5G, smartphones, developers, open source, and more: ZDNet's research roundup
Research: What 5G means for edge computing
Let's start with ZDNet's Special Feature on 5G technologies. TechRepublic Premium conducted an online survey to learn more about how organizations will make 5G part of their edge computing plans. Edge computing adoption will increase through 2026, but organizations are taking a wait-and-see approach before introducing 5G into the mix.
For more see: Research: What 5G means for edge computing
Smartphones: After stagnation, then decline, here's what comes next
Gartner research shows that smartphone sales dropped significantly last year with sales down 12.5% over the full year. Just over 1.3 billion smartphones shipped during 2020, a major dip compared to 2019, which saw a total 1.5 billion devices sold. Worried by the economic impact of the global health crisis, consumers pulled back on spending.
Critical and high severity bugs that Google has fixed in Android
Google has explained how it is trying to improve Android security, and the steps it is taking to tackle common threats. The vast majority of bugs Google has fixed in the past year have been in the media, Bluetooth and NFC components. The media library was the key component affected by the critical and remotely exploitable Stagefright bugs in Android.
For more see: Google: Here's how we're toughening up Android security
Developers: This is the one skill most likely to get you hired, according to IBM
New research from IBM and O'Reilly Media shows that developers with skills in open-source cloud technologies are likely to have higher wages and more opportunities. Instead of focusing on capabilities that are related to a specific vendor's cloud, IBM recommends that developers start building skills around the open-source software that runs those clouds.
Open source at Facebook: 700 repositories and 1.3 million followers
Facebook's open-source platform has been growing steadily since it launched and is showing no sign of its popularity waning anytime soon: the past year has seen the project expand again, reaching close to 1.3 million followers on Github. That's another 127,000 new developers starring Facebook's projects on the open-source platform in the past year.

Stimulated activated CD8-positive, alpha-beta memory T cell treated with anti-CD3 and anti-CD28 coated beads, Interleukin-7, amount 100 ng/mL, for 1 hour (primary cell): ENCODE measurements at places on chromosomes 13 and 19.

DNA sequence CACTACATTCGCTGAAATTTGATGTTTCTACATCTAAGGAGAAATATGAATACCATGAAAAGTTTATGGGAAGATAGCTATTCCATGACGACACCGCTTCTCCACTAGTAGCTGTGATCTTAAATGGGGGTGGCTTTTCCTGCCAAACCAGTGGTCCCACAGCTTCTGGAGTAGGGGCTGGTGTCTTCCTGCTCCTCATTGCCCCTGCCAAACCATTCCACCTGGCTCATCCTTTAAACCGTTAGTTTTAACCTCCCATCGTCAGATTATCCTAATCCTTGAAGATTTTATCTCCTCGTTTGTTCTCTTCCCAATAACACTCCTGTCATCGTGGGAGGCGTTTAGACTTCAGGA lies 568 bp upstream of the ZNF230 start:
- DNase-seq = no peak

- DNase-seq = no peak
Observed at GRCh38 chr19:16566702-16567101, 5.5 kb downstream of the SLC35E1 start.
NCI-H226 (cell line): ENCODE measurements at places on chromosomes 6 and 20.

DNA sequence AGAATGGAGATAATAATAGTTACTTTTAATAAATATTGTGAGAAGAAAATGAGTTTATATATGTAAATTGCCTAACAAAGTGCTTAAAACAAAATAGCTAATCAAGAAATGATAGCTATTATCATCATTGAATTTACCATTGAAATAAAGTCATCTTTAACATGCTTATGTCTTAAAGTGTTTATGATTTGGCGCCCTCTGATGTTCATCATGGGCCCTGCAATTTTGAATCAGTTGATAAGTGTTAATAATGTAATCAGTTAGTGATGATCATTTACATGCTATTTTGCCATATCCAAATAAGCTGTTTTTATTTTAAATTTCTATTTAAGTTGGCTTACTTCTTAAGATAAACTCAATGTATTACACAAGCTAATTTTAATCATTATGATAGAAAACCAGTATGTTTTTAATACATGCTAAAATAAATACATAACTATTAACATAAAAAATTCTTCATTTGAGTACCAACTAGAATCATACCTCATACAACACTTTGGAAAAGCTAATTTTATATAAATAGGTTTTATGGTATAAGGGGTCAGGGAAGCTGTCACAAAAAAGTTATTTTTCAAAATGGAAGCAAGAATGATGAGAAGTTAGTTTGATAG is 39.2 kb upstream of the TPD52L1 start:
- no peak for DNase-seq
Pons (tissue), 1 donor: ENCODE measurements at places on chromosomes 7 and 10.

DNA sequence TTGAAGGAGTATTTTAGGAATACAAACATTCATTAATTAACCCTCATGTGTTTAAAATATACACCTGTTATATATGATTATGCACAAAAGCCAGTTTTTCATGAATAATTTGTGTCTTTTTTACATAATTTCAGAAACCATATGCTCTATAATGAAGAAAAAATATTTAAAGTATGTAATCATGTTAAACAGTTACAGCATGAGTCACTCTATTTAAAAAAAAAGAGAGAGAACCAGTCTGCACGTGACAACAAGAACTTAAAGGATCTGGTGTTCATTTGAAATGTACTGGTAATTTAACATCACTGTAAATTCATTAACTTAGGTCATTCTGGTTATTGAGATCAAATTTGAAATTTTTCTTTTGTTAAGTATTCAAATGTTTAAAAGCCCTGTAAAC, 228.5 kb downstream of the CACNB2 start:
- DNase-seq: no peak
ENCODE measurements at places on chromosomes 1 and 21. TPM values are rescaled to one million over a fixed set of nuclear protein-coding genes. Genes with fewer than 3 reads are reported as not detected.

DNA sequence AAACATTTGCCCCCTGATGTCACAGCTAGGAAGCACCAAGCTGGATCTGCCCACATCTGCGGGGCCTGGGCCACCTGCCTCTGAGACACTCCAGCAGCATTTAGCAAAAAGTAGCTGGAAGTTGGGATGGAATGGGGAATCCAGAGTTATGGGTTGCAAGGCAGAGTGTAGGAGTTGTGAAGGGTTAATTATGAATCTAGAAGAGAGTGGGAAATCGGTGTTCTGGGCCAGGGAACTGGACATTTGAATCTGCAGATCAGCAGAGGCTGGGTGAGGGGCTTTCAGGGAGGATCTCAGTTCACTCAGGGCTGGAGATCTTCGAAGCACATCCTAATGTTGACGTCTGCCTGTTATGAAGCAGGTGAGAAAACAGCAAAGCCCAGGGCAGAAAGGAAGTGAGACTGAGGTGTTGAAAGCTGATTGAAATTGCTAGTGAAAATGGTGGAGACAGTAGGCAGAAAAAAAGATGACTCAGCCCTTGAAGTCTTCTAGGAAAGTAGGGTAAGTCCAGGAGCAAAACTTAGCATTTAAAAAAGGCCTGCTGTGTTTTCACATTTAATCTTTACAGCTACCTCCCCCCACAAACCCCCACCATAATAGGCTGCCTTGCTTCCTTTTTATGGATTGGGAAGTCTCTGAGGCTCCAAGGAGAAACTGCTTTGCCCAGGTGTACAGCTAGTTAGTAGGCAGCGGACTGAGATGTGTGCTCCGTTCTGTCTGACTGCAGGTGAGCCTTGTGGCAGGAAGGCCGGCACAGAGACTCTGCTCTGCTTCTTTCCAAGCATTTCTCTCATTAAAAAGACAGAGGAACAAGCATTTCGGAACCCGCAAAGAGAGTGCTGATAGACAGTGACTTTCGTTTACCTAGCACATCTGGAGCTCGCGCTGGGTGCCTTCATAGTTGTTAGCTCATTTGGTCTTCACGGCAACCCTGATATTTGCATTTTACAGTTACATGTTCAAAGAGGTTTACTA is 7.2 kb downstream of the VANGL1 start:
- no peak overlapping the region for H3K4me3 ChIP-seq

The European economy is significantly benefitting from open source
Research by the OpenForum Europe shows the economy is significantly benefitting from open source. In 2018, there were at least 260,000 contributors in the EU, representing 8% of employees in the IT sector. They made a total of 30 million contributions, and produced a volume of code equivalent to the full-time work of 16,000 developers.
Contact-tracing app averted around 600,000 COVID infections, says study
It's been over four months since the NHS COVID-19 contact-tracing app launched across the UK. Now, some statistics have been revealed to the public - and despite the technology's initial shortcomings, the results are encouraging. Researchers calculate that use of the app has potentially prevented up to 600,000 positive cases.
Cloud computing: AWS is still the biggest player, but others are growing fast
Spending on cloud infrastructure from Amazon Web Services, Microsoft Azure, Google Cloud and others reached $39.9 billion in the fourth quarter of last year – up $10bn year on year. Collectively, AWS, Microsoft Azure and Google Cloud earned 58% of the industry's revenues. For the full year, cloud spending was up 33% to $142 billion from $107 billion in 2019.
Google Cloud vs. AWS: Two vastly different profit pictures
Google Cloud is now approaching a $16 billion annual revenue run rate, but Google's ad business is likely to subsidize it for the foreseeable future. The mirror image is AWS, which delivers operating income that dwarfs Amazon's core retail business. In the fourth quarter, Google Cloud delivered an operating loss of $1.24 billion on revenue of $3.83 billion, up from $2.61 billion a year ago.
Microsoft "leads" Gartner's Magic Quadrant for analytics and BI platforms
The new Gartner Magic Quadrant on analytics and business intelligence is out, and Microsoft is once again in the "Leaders" quadrant. In fact, according to Microsoft, this is its 14th year in a row as a leader in BI. While Microsoft is in virtually the identical spot as it was last year, its closest competitors have actually lost ground.